Lighting is key to a great photo. White lighting is best as it will help to expose all the  makeup colours, if you use yellow mood lighting then it will make all your hard work  disappear. The ideal situation is to have a set up of soft boxes and perhaps a ring light  or another form of LED lighting if you are working from a studio. If you are working on  location then you should always try to seat the client in front of a window, but out of  direct sunlight. Lighting should always be directly in front of your client. Lighting should  never be behind your client or on to one side of your client’s face, as it won’t give you  a true representation of your work. The only time you should experiment with lighting  on other sides of the face is when you are doing a creative makeup and want to create  a particular mood for that picture. Natural lighting is your best friend, but if there is  none then use your portable white light.  

When taking a photo of your client make sure that you double check the background.  The last thing you want is a messy background of tools, people or chaos. Ideally you  want a crisp and clean background. A white or black wall being the optimum choices,  otherwise try to blur out the background activity by adjusting your camera focus or  during the editing process.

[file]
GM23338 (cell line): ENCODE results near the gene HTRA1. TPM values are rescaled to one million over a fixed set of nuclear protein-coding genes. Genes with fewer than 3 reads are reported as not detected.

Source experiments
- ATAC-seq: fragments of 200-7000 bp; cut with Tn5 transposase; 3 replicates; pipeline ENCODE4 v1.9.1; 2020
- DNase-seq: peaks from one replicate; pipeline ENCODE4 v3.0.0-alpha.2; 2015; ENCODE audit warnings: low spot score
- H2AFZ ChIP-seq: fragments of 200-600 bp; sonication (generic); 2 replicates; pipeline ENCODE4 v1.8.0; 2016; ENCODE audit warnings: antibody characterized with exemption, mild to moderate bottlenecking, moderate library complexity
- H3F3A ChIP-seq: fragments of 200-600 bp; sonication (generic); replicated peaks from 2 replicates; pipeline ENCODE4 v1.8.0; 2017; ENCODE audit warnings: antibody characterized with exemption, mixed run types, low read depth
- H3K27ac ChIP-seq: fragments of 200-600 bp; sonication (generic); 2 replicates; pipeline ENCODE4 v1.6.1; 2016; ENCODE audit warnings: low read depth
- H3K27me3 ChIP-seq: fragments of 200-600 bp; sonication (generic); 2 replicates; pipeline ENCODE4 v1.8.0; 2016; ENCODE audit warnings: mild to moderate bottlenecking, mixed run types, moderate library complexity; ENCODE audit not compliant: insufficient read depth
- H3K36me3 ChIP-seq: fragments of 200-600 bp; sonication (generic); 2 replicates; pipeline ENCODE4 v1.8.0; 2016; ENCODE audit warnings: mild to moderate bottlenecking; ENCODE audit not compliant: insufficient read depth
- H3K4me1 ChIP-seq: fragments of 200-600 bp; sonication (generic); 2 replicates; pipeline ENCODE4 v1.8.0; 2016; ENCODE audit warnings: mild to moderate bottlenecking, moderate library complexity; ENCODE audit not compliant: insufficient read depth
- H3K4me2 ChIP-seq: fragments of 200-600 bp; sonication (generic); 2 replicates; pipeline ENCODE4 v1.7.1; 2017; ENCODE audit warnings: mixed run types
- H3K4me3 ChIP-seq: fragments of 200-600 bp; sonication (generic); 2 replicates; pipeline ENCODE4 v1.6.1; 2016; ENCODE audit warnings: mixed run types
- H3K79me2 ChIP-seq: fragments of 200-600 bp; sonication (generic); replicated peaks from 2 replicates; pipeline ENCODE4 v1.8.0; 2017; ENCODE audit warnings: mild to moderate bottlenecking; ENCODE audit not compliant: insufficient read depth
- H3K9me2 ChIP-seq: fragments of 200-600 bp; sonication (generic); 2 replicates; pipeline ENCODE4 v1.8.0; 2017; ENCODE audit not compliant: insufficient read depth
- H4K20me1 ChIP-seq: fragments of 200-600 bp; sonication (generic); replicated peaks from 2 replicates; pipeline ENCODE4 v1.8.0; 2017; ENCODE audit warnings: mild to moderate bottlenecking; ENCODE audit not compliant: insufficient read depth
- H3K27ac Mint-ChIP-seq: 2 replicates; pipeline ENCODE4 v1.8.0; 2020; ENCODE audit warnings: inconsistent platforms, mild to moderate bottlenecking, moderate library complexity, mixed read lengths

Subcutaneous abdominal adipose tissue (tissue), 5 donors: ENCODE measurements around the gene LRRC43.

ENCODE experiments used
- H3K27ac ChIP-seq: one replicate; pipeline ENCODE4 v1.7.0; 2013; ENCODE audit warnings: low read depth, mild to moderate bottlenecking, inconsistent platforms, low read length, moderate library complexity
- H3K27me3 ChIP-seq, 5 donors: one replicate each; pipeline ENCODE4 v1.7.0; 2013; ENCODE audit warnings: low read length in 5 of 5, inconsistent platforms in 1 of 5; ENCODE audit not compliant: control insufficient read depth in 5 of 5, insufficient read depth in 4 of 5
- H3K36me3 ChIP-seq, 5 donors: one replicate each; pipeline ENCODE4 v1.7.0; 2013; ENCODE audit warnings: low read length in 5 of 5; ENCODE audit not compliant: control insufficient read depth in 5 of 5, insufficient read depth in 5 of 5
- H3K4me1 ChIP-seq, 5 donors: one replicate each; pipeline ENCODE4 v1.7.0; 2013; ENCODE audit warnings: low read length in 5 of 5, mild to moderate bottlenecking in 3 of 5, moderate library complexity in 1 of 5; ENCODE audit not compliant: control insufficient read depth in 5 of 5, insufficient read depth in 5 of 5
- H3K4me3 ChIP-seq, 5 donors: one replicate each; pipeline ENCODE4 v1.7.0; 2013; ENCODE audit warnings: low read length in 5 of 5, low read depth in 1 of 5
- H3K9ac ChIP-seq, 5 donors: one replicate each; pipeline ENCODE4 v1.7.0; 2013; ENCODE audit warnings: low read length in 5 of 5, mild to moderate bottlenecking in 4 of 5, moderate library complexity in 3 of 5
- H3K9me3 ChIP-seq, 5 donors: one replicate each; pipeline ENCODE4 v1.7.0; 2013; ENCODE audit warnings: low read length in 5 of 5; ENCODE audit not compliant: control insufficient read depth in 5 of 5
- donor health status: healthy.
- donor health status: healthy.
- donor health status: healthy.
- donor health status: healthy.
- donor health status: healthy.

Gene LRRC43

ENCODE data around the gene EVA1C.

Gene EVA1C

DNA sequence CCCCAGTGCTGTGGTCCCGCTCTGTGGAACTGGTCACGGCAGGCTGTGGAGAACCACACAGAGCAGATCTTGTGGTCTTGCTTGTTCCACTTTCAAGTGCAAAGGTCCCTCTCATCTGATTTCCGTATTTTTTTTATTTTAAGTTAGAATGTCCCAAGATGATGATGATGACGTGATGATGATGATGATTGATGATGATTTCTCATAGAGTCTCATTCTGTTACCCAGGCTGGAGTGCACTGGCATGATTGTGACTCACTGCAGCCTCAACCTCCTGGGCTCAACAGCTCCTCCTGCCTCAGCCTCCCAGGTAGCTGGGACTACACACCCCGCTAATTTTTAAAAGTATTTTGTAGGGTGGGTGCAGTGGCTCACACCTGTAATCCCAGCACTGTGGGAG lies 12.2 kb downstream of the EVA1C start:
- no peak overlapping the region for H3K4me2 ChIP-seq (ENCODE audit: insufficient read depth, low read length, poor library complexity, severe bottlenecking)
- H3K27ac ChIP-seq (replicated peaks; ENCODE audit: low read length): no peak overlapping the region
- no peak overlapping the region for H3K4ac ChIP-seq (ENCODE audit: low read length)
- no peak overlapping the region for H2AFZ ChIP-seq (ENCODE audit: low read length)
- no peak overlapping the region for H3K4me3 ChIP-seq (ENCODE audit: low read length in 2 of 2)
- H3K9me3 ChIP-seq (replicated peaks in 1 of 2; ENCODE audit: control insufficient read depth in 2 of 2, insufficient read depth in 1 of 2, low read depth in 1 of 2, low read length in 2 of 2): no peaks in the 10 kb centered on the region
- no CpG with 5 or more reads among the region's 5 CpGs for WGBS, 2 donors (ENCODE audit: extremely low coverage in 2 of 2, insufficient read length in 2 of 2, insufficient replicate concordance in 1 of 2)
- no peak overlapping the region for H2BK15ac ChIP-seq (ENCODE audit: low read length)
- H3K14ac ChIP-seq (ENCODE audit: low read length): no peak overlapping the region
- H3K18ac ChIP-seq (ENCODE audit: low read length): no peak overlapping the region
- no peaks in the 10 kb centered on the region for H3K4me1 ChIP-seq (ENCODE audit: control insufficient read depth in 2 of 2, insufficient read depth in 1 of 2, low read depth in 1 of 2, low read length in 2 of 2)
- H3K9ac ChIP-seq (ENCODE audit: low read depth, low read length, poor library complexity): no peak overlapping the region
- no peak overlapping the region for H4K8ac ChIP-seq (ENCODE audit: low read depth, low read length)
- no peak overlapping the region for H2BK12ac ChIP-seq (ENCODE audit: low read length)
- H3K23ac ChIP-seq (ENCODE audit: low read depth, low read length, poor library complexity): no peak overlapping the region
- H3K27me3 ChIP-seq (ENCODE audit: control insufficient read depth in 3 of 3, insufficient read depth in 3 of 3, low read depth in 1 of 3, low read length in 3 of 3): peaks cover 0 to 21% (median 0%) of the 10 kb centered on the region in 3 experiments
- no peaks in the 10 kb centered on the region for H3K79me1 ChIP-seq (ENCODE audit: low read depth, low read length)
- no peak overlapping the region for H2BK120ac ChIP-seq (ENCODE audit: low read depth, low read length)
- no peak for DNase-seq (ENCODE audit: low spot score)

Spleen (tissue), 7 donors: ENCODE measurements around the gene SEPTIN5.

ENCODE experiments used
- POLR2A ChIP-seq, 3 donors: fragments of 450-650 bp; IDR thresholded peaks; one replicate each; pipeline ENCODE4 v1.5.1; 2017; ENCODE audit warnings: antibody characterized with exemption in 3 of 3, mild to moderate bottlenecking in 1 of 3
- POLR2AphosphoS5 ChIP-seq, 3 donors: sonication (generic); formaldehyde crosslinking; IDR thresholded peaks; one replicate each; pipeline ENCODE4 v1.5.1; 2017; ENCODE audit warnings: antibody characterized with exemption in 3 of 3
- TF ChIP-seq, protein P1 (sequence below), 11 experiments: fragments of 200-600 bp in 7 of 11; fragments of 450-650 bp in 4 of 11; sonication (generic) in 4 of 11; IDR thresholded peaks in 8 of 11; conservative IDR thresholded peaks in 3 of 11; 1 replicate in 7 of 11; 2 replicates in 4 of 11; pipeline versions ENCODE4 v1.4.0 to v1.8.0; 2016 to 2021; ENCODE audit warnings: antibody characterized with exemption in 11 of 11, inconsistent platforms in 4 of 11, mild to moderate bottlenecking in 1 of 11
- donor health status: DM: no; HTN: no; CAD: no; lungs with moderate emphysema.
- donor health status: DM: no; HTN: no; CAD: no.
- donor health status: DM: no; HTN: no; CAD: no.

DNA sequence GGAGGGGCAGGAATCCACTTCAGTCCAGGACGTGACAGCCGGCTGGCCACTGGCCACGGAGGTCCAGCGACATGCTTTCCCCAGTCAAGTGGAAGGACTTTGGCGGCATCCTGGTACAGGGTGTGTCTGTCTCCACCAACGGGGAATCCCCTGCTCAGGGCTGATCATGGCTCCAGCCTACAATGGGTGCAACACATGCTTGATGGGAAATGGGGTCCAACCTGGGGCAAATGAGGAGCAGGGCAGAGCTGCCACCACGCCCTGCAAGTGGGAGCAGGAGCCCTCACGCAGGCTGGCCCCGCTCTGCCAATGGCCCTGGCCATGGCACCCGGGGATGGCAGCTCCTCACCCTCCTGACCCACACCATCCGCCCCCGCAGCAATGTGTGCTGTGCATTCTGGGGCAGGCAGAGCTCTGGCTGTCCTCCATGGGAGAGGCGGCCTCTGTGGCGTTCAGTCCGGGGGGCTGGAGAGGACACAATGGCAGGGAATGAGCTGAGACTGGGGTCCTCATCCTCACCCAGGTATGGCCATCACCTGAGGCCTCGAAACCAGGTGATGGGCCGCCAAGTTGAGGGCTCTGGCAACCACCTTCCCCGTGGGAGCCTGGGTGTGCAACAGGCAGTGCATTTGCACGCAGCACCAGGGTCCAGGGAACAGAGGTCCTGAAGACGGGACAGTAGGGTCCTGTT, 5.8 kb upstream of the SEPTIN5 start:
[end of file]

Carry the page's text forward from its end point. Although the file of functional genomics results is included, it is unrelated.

3.6 Editing your photos 

This is a controversial subject but in order to stay relevant and competitive in the  industry today, your photos must have an element of editing, but that’s not to say  that you should over do it! When you edit your photos, it is important that you only  edit what wasn’t captured by the camera, and what was actually present in real life.  

Sometimes colours can fade away, so it is ok to go over them with a little more  contrast or saturation to make them pop again. Many Artists over edit their photos,  blurring out everything and creating detail that never existed. This may look pretty  for social media, but is bad for business. The client will book you in according to  the quality of makeup you are displaying in your gallery or social media, if you are  over editing to the point that the makeup looks totally different and almost fake then  you are doing yourself more harm then good. The last thing you want is to set your  client up for disappointment, they will see that your makeup is not so picture  perfect as displayed online and will not be happy. Edit your photos to add the  colour back into your photos if its been washed away, don’t edit your photos to  create effects that never existed. Some of the better apps to use as of 2020 are  Face Tune, Adobe Light Room, Snap Seed, and Colour Story. Lastly, try not to  place beauty filters on your photo, these will filter away all the detail you have  done, not to mention it also makes it look really fake.